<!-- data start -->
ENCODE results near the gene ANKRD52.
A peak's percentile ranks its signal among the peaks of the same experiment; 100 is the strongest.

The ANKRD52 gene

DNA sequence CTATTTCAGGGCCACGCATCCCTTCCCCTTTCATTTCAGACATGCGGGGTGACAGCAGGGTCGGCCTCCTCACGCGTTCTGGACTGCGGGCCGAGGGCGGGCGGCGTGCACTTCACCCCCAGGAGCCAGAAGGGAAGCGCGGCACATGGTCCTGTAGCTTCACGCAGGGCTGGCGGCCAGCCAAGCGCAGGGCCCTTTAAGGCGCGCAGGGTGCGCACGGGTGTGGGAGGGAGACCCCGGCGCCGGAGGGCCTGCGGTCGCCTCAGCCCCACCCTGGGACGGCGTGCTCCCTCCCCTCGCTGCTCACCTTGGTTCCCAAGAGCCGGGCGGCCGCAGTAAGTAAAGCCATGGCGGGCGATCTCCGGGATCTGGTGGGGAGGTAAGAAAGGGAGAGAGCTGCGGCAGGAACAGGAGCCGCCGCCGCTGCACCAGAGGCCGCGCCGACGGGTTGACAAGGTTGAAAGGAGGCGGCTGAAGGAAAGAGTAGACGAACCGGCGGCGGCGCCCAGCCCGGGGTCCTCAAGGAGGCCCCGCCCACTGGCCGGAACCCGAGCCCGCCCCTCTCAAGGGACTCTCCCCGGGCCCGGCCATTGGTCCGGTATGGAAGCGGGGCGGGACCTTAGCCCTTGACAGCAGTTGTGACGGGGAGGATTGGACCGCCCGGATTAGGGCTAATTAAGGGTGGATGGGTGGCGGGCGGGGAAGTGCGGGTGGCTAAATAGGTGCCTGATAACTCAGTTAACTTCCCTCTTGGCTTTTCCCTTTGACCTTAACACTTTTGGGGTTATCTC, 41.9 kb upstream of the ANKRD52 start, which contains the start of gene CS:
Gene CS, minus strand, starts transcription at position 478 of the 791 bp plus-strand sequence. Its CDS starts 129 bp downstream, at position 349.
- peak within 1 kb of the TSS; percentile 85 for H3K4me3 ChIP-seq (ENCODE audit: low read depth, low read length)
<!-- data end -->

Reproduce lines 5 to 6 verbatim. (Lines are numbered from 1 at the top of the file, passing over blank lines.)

Gene CS, minus strand, starts transcription at position 478 of the 791 bp plus-strand sequence. Its CDS starts 129 bp downstream, at position 349.
- peak within 1 kb of the TSS; percentile 85 for H3K4me3 ChIP-seq (ENCODE audit: low read depth, low read length)